Year in Review: 2020
January 06, 2021 - 7 min
2020, what a ride!
I cannot believe 2020 has already finally come to an end: with the lockdowns and quarantines, time simultaneously flew by and dragged on. A lot of my life was lived through a computer and the Internet. Time to reflect and remember.
Let’s start with some remarkable facts and events:
- turned 30 in April, without even a beer to celebrate! (hint: the last bit is what’s remarkable) ❌🍺
- traveled only once to see my family in France 😢
- got engaged in August 💍
- spent the Christmas holidays alone, for the first time (I feel you, Kevin McCallister) 🚰
- got a raise and earned a promotion 📈
- wrote 3 posts on the Frontend Platform’s internal blog ✍
on my blog:
- published 8 new posts 🚀
- updated 1 article ♻️
- started a newsletter (already wrote 2 issues) 🗞
- broke the 10k unique visitor mark for Build Standalone Expo .apk and .ipa with Turtle CLI 🎉
- joined 2 great online communities (Coding Career and Blogging For Devs) 🙌
- revamped a handful of desktop PCs and laptops (cannot believe I was about to get rid of my older laptop when it’s so smooth now!): most low-end/mid computers are slow because of their stock hard drives (and limited RAM), a nice SSD and some RAM extension will do wonders! 💾
- jumped on the sourdough bread baking train (and learnt recently how sourdough baguettes are a lazy baker’s dream!) 🇫🇷 🥖
Despite everyone calling 2020 their worst year ever, it did not seem so bad personally. Of course, I missed social life and being able to do “normal” things, but all things considered, I still learnt a lot this year.
Spending so much time online means I absorbed vast amounts of data and after a while, it did not sit so well with me. I believed that I learn best by immersing myself in a continuous flow of information surrounding one topic. Of course, it’s worked for me so far, but the cost is that I get overwhelmed and it’s difficult to know when it’s enough.
Trying to change that brute-force approach to learning, I read here and there that taking notes would force me to slow down and choose what I consume more wisely. I obviously bought “How to Take Smart Notes” by Sönke Ahrens (and only half-read it), came across the German word Zettlekasten and went on a wild goose chase for the best Personal Knowledge Management system, and read all the articles and watched all the YouTube videos about the subject. Old habits die hard. 😅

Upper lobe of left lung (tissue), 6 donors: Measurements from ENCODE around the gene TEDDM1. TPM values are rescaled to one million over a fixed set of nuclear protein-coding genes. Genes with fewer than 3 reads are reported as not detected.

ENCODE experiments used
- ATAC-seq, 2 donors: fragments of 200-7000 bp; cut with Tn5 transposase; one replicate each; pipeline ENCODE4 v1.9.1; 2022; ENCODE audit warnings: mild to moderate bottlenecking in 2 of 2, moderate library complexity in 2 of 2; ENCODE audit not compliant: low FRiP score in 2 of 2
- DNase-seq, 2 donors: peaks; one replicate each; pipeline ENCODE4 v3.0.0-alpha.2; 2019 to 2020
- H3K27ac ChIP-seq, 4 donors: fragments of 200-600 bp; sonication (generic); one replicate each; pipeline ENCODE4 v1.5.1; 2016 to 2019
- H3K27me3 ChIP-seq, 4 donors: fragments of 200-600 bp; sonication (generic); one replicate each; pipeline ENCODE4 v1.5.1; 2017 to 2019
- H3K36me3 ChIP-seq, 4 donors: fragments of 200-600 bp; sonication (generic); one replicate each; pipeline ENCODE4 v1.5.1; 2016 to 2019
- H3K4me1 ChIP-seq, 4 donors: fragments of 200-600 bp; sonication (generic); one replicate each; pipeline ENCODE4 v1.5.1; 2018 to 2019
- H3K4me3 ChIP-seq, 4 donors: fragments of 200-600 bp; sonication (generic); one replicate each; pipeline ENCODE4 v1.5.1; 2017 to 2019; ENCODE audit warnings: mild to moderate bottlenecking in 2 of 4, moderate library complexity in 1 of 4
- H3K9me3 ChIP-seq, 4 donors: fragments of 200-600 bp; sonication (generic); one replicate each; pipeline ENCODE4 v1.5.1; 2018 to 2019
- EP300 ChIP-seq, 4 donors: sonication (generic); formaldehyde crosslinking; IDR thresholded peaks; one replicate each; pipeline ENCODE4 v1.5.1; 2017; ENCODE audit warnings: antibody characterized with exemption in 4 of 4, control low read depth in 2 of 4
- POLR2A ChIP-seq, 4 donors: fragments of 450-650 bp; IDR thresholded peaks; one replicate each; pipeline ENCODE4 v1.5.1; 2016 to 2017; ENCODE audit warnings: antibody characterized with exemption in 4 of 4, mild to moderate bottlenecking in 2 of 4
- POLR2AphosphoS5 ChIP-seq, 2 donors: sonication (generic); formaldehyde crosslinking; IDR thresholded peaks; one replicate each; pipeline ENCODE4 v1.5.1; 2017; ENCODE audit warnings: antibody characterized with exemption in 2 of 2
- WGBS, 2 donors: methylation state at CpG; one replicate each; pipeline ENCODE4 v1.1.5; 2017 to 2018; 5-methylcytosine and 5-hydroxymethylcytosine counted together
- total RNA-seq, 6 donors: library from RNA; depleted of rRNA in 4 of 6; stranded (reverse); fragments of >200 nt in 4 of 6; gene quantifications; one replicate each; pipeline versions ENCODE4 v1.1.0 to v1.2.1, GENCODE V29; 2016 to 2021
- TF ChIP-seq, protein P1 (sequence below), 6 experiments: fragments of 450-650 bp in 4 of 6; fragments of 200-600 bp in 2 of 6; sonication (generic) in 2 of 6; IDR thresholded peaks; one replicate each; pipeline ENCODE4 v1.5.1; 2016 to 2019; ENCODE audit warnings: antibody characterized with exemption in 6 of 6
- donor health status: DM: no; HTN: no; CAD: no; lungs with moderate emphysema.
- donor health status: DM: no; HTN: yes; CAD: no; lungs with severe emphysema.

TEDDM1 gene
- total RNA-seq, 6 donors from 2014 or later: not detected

After using a few of them, I ended up settling with Joplin (which I had of course already set up prior to any of this) and have not looked back. It does not have backlinks so I’m deeply missing out on interconnected notes, as the hype goes, but it’s okay. My FOMO is in check for now. Joplin is an active open source project which is available on desktop as well as mobile devices. I retain full ownership (and responsibility) over my notes as Joplin integrates with different storage backends: I chose to use my self-hosted NextCloud instance.
- just-in-case knowledge is expensive; prefer just-in-time knowledge
- it’s easy to go on a wild goose chase only to realise you had everything already
- note-taking does force me to slow down and helps to remember better
This story does not end here, dear reader. Accumulating notes about topics I’m interested in helps to slow down and be more intentional with what I consume. But it turns out knowledge without action is mostly useless.
Luckily, Daniel Vassalo wrote this influential tweet:
If you’re tempted by this, my advice to first-time creators is to start with a very small product: Something you can finish in 2 weeks and charge $10 for it. The experience of getting paid for something you created, directly by consumers, will change you forever. https://t.co/UbUD9ch4xQ— Daniel Vassallo (@dvassallo) April 10, 2020
and Shawn Wang (@swyx) acted on it almost immediately to produce the Coding Career Handbook a few months later. I had followed him for some time on Twitter. His posts, conference talks and online presence in general always brought me value so I wanted to support his work. I was also really glad that half the proceeds would go to FreeCodeCamp. I got the Creators package, not entirely sure what to expect. This was one of the best decisions of 2020.
As part of the Creators package, there have been regular workshops and they definitely spurred me further to action. After he invited Monica Lent to give a workshop about blogging for developers, I formed a resolve to try and publish a post every 2 weeks, as a way to transform my note-taking game into something more valuable. That’s when I resurrected my blog with 5 Tips to Start Blogging (for Devs).